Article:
Men and women who have or will travel to areas with local Zika transmission should follow the recommendations for sex with a pregnant partner. These are found the CDC webpage Protect Yourself During Sex. Pregnant women and their sexual partners who have traveled to or live in one of these should talk to their healthcare provider about being tested for Zika.
What if I had sex with someone who is infected with the Zika virus or has been in an area where Zika is active?
A person who has Zika can pass it to their partner during sex. That is why it is important to protect yourself if your partner has potentially been exposed to the Zika virus. The CDC is recommending that partners of pregnant women use condoms correctly every time for vaginal, oral and anal sex or do not have sex with a potentially infected partner for the rest of the pregnancy. Visit the CDC webpages Women & Their Partners Who are Thinking about Pregnancy or Pregnant Women for more details.
I may have been exposed to the Zika virus. What can I do to prevent spreading Zika to other people?
It is very important to avoid being bitten by mosquitos. A mosquito who bites a person who has Zika is now infected with the Zika virus, too. This means that this infected mosquito can then bite and infect other people. This is how local transmission of the virus happens. To lower the chance of being bitten by a mosquito, people who have Zika should use insect repellent for three weeks after symptoms start. Guidelines for prevention can be found at Prevention webpage.
Are there other health problems that having Zika virus can cause?
Yes. While rare, people who have been infected with Zika virus have a small increased risk for developing Guillain-Barré syndrome (GBS). GBS is a condition that affects a person’s nervous system, leading to weakness or can cause a person to not be able to move certain parts of their body (called paralysis). While uncommon, GBS can sometimes affect the muscles that control breathing. Symptoms of GBS can last a few weeks to several months. Most people who develop GBS completely recover, but there are some who have permanent nerve damage.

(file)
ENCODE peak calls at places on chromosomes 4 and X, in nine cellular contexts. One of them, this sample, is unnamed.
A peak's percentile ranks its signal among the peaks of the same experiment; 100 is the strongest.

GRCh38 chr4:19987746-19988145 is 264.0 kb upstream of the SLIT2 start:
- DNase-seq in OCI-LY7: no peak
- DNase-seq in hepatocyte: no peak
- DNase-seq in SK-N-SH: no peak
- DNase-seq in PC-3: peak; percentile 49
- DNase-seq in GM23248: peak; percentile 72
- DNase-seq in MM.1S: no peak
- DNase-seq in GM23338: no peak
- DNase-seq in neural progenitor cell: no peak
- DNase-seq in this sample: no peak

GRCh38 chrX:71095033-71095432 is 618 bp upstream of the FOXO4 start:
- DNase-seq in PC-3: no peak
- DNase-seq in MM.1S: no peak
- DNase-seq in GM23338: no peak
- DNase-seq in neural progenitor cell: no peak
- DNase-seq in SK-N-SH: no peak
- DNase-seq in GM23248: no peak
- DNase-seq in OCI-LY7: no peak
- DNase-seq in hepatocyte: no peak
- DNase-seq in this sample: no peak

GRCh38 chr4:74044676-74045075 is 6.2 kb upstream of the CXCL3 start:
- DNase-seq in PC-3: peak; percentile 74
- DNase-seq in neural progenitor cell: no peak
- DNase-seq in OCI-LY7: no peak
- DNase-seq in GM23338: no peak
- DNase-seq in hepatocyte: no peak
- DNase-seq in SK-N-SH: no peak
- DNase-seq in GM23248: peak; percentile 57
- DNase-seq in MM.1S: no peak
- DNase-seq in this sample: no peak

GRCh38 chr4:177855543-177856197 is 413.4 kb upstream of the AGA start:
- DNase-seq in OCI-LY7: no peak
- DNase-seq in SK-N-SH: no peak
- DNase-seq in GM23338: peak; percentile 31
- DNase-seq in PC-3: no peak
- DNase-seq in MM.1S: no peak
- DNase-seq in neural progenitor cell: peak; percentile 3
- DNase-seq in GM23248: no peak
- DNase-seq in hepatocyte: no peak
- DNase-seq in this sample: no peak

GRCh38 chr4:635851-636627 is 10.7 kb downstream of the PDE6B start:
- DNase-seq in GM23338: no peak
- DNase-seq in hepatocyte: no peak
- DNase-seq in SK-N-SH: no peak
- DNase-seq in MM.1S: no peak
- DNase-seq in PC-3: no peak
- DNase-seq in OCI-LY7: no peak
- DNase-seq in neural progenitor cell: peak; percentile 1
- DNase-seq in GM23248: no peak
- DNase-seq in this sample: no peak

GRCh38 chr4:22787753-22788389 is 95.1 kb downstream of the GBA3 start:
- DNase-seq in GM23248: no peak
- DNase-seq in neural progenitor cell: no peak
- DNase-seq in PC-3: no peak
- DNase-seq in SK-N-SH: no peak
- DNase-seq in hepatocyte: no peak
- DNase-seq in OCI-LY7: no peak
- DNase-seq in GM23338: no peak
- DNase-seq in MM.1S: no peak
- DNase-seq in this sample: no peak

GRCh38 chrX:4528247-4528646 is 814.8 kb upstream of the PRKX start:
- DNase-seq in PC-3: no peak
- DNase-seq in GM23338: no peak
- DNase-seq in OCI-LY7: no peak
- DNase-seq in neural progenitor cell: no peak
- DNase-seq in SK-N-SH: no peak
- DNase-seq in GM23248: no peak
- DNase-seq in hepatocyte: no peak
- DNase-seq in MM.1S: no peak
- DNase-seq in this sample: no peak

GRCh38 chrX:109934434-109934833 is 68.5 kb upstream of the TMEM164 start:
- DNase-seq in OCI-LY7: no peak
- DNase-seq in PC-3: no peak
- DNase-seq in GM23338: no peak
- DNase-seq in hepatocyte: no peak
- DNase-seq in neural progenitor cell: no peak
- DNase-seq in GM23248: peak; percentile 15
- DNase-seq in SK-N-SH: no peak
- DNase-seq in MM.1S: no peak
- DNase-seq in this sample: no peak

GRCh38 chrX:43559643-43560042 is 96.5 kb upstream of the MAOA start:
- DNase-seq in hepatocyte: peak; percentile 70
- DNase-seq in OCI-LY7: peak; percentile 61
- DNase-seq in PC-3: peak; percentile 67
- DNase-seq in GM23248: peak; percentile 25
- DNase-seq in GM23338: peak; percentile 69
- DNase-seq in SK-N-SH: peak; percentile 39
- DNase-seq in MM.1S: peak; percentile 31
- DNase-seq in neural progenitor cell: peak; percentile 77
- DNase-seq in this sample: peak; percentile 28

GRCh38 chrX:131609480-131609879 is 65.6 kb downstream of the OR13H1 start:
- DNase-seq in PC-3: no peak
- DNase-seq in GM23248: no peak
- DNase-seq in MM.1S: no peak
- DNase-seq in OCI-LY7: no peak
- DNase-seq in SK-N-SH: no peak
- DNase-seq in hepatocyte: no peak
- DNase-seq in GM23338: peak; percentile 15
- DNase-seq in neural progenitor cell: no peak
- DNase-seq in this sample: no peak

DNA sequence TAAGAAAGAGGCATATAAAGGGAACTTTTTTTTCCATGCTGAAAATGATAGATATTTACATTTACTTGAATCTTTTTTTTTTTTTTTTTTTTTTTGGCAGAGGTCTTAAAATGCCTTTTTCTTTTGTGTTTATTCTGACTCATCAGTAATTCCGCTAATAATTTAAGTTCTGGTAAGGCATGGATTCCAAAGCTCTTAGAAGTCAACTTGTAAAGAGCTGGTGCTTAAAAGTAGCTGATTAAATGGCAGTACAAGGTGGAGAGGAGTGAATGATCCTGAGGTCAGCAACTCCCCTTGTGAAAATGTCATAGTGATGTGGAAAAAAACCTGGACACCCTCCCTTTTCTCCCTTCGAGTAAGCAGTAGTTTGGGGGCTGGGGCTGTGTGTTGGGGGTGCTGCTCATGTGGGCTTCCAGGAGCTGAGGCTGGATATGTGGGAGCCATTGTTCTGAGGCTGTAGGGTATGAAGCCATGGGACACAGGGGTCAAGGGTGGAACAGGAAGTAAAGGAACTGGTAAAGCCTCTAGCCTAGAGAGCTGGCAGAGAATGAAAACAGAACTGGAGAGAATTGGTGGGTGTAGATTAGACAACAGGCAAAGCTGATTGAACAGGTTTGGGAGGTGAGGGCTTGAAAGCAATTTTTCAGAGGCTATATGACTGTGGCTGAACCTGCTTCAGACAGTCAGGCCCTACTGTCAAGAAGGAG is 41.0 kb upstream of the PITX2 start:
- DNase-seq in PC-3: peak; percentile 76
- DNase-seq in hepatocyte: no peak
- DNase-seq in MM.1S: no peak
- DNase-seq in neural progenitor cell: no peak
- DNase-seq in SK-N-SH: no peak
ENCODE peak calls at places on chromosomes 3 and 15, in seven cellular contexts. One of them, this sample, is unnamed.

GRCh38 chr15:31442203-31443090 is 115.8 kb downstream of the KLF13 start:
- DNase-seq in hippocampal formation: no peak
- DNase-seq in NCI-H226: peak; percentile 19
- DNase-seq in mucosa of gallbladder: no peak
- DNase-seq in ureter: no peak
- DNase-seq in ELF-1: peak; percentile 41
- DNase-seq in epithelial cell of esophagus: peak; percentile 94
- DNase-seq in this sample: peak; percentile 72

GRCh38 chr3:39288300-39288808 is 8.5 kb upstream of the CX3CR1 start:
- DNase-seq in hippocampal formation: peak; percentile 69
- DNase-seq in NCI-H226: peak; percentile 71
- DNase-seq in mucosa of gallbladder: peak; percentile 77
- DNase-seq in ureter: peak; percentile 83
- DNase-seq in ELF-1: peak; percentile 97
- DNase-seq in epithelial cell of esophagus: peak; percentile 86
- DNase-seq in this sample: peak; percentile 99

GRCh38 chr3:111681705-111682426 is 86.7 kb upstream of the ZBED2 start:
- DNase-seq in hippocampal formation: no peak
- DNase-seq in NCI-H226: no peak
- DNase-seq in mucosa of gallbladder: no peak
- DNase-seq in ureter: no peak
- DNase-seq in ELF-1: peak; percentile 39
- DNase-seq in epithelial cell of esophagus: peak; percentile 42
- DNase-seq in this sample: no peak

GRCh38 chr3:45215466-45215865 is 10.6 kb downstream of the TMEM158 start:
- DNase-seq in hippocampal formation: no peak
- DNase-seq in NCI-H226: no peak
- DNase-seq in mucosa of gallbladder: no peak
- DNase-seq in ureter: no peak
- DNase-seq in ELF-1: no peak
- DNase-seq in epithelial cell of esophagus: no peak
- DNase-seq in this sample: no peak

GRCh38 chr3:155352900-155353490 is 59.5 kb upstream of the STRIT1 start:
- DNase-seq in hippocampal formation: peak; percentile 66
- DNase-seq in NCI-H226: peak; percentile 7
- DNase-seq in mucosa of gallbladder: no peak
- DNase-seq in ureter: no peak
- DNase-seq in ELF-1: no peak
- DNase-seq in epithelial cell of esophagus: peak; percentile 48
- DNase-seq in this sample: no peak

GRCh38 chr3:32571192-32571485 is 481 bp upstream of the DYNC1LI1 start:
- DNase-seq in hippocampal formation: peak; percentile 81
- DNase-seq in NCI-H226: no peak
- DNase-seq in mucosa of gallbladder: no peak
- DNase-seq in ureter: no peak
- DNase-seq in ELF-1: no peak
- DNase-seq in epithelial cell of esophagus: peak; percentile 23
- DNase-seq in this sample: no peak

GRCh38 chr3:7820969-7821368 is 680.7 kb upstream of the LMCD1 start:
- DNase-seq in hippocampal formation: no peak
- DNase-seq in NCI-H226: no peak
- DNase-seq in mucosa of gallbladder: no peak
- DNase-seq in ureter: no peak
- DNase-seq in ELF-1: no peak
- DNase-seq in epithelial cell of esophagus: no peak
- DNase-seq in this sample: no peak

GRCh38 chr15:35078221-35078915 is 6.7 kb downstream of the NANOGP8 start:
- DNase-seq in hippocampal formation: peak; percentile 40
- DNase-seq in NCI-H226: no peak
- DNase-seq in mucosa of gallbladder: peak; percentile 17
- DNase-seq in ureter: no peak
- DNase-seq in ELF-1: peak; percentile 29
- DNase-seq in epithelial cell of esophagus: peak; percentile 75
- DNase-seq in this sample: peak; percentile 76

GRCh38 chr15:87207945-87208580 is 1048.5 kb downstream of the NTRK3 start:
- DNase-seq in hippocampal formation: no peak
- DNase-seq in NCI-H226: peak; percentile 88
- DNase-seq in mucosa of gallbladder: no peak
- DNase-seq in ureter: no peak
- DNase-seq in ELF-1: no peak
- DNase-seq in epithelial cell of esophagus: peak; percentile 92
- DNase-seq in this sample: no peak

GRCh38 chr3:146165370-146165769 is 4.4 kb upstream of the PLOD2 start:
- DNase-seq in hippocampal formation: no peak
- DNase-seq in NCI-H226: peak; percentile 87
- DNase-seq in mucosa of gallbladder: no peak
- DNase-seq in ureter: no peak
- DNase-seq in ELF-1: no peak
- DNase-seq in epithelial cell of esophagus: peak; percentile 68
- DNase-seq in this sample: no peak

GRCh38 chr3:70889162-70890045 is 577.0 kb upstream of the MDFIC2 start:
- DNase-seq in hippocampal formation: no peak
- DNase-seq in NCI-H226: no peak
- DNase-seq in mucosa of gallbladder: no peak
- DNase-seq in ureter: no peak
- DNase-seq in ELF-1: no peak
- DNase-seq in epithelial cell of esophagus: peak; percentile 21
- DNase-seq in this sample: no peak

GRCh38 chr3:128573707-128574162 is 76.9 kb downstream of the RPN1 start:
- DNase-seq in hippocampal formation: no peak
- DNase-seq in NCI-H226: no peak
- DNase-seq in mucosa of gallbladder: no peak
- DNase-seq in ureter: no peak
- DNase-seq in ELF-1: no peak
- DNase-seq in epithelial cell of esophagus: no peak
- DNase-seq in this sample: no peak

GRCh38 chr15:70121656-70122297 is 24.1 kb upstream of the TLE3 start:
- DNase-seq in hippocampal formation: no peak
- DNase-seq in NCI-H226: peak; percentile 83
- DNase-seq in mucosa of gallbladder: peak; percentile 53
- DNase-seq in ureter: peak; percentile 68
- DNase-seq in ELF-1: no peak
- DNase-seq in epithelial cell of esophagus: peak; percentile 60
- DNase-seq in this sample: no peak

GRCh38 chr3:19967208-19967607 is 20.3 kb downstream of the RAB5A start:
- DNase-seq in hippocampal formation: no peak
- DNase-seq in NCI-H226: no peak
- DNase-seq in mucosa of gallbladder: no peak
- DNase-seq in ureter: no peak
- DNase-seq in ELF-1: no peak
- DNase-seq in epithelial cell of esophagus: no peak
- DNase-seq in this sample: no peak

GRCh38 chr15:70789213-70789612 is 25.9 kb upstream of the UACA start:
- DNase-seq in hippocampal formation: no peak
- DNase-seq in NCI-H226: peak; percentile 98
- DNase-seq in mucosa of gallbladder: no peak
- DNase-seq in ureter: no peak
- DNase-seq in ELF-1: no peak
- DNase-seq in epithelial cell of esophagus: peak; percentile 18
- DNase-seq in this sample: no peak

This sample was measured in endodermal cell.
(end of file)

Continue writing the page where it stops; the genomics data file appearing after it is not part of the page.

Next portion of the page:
Where can I get more information on the Zika virus?
Additional information can be found at:
- The WHO: http://www.who.int/mediacentre/factsheets/zika/en/
- PAHO: http://www.paho.org/hq/index.php?option=com_content&view=article&id=11585&Itemid=41688&lang=en
- Deet: https://mothertobaby.org/fact-sheets/deet-nn-ethyl-m-toluamide-pregnancy/pdf/
- Pesticides and Pregnancy: https://mothertobaby.org/fact-sheets/pesticides-pregnancy/pdf/
- From the CDC:
- Zika Virus Prevention: http://www.cdc.gov/zika/prevention/index.html
- Zika Travel Information: http://wwwnc.cdc.gov/travel/page/zika-information
- Prevention: http://www.cdc.gov/zika/prevention/index.html
- Protect Yourself During Sex: http://www.cdc.gov/zika/prevention/protect-yourself-during-sex.html
- Women & Their Partners Who are Thinking about Pregnancy: http://www.cdc.gov/zika/pregnancy/women-and-their-partners.html
- Pregnant Women: http://www.cdc.gov/zika/pregnancy/protect-yourself.html
- Interim Guidelines for Healthcare Providers: http://www.cdc.gov/mmwr/volumes/65/wr/mm6529e1.htm?s_cid=mm6529e1_e